Story ideas can knock around in a writer’s head for a long time. Inception can happen in a variety of ways: an image of a particular character, an inspiring passage, a plot element, theme (though many authors emphasize never to start with theme), what have you. Nearly fourteen years ago inception happened to me in the form of a title and a memory: The Butterfly Girl.
I knew a girl in high school with that nickname. I can’t remember precisely, but it seemed she liked to sport butterfly hair clips, so classmates gave her the alias. As I reflected on the memory of that girl, I found myself repeatedly saying to myself her nickname. It had a catchy quality to it. I thought it might serve as a great title. There was a mysterious quality to it, suggesting all kinds of connotations. Since my imagination often wanders into the strange shadows of the horror tale, I began to imagine a transformation story, one with monstrous possibilities.
Writers will often use metaphor in the attempt to understand what they do. Thomas Williams described the writing process in his novel “The Hair of Harold Roux” akin to characters standing around a small fire, their faces barely visible in the dim light. The author’s job is to keep the fire ablaze, keep the sparks flying, or the characters will be swallowed up in the dark and forgotten. Stephen King has described the writing process as like excavating a fossil. An idea, character, or phrase is the location of a fossil. Writing the story is the work of digging up the bones. Revision then must be cleaning off the bones and connecting them in their proper formation. I’ve heard others describe the writing process as like planting a seed in the ground and giving it a place to grow. The rough draft is the hedge bush grown to its most rampant potential, shaggy and shapeless. Revision is seeing the true shape that could exist, and making the proper cuts to bring that shape to life. With my story, the title was the first spark of story-creation fire. The title was the first protruding hint of a fossil to be dug up. It was the germinating seed.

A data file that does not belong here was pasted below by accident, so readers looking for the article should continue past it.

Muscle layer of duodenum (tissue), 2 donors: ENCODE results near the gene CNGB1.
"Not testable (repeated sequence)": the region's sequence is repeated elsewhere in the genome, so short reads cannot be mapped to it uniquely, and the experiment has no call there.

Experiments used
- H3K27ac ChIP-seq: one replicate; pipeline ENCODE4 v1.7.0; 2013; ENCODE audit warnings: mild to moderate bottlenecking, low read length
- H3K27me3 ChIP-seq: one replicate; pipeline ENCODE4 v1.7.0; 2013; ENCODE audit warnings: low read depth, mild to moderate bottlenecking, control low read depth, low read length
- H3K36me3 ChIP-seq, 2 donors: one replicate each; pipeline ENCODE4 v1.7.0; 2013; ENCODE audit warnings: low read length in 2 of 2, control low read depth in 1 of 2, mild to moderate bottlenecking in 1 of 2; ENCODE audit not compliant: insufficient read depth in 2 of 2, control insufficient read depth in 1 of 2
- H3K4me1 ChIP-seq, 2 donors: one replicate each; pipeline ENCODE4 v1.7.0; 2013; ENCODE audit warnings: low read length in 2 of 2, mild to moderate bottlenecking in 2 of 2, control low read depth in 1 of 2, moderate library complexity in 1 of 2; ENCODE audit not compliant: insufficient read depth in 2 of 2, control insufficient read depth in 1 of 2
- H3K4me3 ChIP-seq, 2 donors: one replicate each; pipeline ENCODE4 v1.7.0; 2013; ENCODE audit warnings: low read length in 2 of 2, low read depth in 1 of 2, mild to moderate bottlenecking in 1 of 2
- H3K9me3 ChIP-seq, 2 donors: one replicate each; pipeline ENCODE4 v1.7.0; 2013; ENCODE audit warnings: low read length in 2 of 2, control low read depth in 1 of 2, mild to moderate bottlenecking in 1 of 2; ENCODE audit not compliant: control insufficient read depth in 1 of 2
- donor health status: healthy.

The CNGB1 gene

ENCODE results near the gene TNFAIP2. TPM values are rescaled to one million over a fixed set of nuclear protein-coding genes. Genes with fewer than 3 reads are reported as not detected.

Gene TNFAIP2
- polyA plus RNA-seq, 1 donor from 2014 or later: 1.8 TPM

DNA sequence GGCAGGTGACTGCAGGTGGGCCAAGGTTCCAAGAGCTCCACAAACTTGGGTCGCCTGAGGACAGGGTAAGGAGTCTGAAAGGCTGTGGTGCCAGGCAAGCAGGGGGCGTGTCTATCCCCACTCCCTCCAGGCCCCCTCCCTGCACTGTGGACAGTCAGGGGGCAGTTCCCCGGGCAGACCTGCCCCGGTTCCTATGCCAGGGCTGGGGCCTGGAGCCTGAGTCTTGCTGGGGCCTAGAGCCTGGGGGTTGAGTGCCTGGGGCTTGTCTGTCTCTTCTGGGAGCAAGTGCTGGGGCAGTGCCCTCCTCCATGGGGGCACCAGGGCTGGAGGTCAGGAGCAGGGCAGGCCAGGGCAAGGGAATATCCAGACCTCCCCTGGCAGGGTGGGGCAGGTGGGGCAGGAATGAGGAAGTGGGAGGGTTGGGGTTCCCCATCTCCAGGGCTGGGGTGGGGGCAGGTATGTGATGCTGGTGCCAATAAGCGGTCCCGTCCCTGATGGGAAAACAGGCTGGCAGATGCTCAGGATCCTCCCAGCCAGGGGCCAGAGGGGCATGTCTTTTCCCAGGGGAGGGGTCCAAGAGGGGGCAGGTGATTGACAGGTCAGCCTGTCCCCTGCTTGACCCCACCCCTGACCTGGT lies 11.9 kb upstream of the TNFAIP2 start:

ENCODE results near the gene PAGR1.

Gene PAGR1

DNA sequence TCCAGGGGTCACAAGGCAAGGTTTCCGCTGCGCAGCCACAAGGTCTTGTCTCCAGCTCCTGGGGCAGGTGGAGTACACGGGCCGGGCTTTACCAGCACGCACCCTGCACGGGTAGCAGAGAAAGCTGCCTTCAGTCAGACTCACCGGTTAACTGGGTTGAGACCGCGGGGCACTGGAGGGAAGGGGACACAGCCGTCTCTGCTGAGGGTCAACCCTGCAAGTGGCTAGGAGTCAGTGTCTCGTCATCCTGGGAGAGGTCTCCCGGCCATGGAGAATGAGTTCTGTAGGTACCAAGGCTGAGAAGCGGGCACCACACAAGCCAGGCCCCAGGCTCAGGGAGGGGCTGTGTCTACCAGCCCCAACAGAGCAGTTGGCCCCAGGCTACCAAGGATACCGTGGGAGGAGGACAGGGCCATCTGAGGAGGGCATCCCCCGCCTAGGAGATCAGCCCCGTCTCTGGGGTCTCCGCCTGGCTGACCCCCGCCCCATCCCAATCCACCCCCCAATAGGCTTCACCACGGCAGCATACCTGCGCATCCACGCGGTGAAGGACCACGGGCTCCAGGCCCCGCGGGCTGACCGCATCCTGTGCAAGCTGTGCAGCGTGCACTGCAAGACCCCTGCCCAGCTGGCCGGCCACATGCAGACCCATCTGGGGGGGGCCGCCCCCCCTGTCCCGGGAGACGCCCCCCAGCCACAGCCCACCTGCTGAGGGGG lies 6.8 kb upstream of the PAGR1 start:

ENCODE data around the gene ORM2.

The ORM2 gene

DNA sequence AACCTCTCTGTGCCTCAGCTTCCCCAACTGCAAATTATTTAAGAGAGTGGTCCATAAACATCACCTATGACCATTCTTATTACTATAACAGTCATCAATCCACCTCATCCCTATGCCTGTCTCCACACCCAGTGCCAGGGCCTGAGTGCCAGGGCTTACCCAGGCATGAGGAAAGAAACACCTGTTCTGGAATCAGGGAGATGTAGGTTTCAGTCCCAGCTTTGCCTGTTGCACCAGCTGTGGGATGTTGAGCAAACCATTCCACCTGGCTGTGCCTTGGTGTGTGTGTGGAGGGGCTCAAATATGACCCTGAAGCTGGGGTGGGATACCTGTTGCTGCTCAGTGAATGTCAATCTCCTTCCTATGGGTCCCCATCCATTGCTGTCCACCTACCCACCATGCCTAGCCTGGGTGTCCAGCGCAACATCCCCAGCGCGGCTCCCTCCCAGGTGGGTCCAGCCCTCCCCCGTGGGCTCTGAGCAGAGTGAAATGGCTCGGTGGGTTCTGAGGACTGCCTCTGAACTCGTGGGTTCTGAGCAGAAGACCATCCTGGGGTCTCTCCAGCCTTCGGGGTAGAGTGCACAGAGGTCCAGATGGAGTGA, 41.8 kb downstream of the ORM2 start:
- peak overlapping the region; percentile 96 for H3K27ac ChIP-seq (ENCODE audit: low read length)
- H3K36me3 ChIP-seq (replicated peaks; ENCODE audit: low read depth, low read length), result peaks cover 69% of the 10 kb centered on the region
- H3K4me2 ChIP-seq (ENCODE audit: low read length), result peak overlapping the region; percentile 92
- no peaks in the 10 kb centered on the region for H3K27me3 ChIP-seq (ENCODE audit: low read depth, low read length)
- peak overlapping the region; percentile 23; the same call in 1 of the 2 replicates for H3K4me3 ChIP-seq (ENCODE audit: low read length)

Since then “The Butterfly Girl” has now become a full-length story. Right now I’m in the process of cleaning off the fossil and realizing how it all fits together.
How do you envision the writing process?
3 thoughts on “The Writing Process and my Latest Work The Butterfly Girl”
Writing a story is a god creating the world and recording a story in their holy book. Only when the holy book is ready is it released to the masses. That’s my take on it.
I like the ‘building a house, laying one brick at a time’ analogy. It’s unglamorous, it’s a lot of work, and you don’t even get to see the final product till you’ve braved all that work. Great post here. Thanks for sharing!
Thanks, Stuart. That’s a fitting metaphor. A lot of the time, especially while editing and cutting, writing feels like practical unglamorous work.